Hemingway’s stories and novels are uncompromising. The language is short, direct, and to the point. He does not, like his contemporaries, adorn his prose with extra words and poetic-sounding language.
Hemingway’s style was semi-revolutionary. He stripped away everything he didn’t need from a sentence or paragraph and brought it down to the bare bones. There, he was able to create a new way of writing dialogue and descriptions that got to the heart of the story much quicker. While it might seem like this would simplify someone’s writing, that was certainly not the case.
Hemingway’s characters and storylines are complex and multilayered. He was able to hide, within the dialogue of his characters, their personalities, quirks, and secrets. It takes dedicated readers to get to the heart of one of Hemingway’s dramas. (‘Hills Like White Elephants‘ is a prime example.)
Elements of Hemingway’s Writing Style
One of the main features of Hemingway’s style is his use of short, one, or two-syllable words. In passages from his novels, such as ‘The Old Man and the Sea‘, readers can find numerous examples of these techniques. The words are easy to understand but when strung together, they can create skillful images and lines of dialogue.
Take a look at this line from ‘For Whom the Bell Tolls‘ as an example:
The world is a fine place and worth fighting for and I hate very much to leave it.
This simple sentence is eighteen words long and sixteen of those eighteen words are one syllable in length. The remaining two are only two syllables themselves.
In addition to short words, Ernest Hemingway also used short sentences. While this was not always the case, it is true throughout most of his work. When a very short sentence is included alongside longer sentences, it is emphasized. Readers might be met with a bit of surprise at the brevity of a phrase and know intuitively that it’s more important.
He also chose to do away with extraneous adverbs and always chose the simpler word over the harder word. The latter is part of the reason why readers often feel as though Hemingway’s characters speak like real people.
When Hemingway was awarded his Nobel Prize for Literature in 1954 the committee’s reasoning went as follows:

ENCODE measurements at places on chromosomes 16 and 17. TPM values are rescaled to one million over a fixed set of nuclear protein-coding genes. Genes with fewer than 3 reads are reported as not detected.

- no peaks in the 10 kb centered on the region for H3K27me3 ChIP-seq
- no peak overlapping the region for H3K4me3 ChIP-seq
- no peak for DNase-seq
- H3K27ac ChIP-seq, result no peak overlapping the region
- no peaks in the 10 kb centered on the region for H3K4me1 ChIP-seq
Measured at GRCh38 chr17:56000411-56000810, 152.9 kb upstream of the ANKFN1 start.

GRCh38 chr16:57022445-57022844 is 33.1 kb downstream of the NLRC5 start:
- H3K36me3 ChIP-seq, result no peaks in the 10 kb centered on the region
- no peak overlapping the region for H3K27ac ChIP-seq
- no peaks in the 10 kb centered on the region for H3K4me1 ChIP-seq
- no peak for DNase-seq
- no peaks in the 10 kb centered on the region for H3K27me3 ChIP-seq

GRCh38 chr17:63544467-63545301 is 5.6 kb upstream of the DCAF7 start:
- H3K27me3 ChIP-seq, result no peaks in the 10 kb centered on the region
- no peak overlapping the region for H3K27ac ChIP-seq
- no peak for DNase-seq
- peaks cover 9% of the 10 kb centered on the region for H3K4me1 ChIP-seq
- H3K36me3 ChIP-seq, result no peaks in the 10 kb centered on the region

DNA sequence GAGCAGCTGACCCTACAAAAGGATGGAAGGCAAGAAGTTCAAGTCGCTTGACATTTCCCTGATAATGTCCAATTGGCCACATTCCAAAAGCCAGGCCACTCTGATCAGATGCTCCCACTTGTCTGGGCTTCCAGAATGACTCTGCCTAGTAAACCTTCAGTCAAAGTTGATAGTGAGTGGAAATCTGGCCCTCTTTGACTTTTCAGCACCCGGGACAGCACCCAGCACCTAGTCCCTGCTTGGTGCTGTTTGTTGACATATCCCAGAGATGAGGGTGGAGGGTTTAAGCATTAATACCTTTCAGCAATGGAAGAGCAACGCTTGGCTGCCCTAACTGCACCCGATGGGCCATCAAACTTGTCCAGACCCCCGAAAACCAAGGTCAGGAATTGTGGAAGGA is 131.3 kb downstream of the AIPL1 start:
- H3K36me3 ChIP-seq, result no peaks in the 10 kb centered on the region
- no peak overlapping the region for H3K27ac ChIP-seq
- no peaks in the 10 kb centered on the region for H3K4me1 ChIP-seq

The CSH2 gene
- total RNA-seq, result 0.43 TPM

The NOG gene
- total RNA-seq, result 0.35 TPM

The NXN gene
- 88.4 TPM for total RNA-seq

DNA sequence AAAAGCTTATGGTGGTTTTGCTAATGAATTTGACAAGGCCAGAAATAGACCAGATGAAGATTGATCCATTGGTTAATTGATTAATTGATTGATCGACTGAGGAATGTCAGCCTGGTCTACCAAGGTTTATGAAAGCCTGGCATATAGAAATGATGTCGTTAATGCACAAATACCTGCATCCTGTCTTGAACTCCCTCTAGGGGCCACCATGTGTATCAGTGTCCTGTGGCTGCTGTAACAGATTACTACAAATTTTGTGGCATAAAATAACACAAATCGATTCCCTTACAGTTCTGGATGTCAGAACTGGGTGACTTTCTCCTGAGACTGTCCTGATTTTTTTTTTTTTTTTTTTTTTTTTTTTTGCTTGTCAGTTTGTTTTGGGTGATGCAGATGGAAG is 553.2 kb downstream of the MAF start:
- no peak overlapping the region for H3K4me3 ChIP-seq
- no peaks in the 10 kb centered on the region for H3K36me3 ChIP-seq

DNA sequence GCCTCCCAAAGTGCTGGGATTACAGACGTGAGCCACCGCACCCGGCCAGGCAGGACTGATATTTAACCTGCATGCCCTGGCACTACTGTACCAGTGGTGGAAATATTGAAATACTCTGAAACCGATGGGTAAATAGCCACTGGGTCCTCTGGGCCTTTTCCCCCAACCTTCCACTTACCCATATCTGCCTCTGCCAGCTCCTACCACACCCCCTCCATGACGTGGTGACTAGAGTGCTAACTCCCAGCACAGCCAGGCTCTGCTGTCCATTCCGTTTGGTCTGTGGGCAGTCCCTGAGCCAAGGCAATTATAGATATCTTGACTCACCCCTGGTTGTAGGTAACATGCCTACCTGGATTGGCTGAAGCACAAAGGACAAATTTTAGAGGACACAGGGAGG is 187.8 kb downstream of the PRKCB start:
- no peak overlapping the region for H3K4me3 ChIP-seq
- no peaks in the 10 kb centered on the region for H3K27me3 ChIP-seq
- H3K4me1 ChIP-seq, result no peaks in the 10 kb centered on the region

for his mastery of the art of narrative, most recently demonstrated in The Old Man and the Sea, and for the influence that he has exerted on contemporary style.
Hemingway and The Iceberg Theory
“The Iceberg Theory” is a method of writing that suggests writers should focus on a simple, minimalistic style. This means they do not explicitly state what someone is feeling or what the consequences of an action are. The most important parts of the story, those which Hemingway did not spell out, are beneath the surface. This is compared to the way that the bulk of an iceberg is also hidden from view.
Readers can look to this example from ‘The Old Man and the Sea’ as an example of Hemingway’s minimalistic style, and use of short, simple words:
He was an old man who fished alone in a skiff in the Gulf Stream and he had gone eighty-four days now without taking a fish.
This example also provides a wonderful instance of the iceberg theory in action. The words spell out clearly what’s going on but readers can easily add more on top of this before even getting to the next paragraphs of the novel. The “old man” is very likely suffering, he doesn’t have much money because he fishes in a “skiff” and he lives near the Gulf Stream.
How Did Hemingway Develop His Writing Style?
Scholars have often cited Hemingway’s training and career as a journalist as the source of his writing style. In this format, poetic language has no place. It is the facts only in easy-to-understand and digest sentences. When characters speak in his novels, it often feels strikingly real. There is a great deal of emotion beneath the surface that has to be interpreted by the reader, just as they would be in good journalism. The facts first, emotions later.
In one instance when Hemingway was speaking about his writing style, he explained that he often makes numerous, sometimes obsessive revisions. He once described how he revised/rewrote the entirety of ‘The Old Man and the Sea‘ many times before he was happy with it. This no doubt included cuts, removing bits of description, and unneeded dialogue.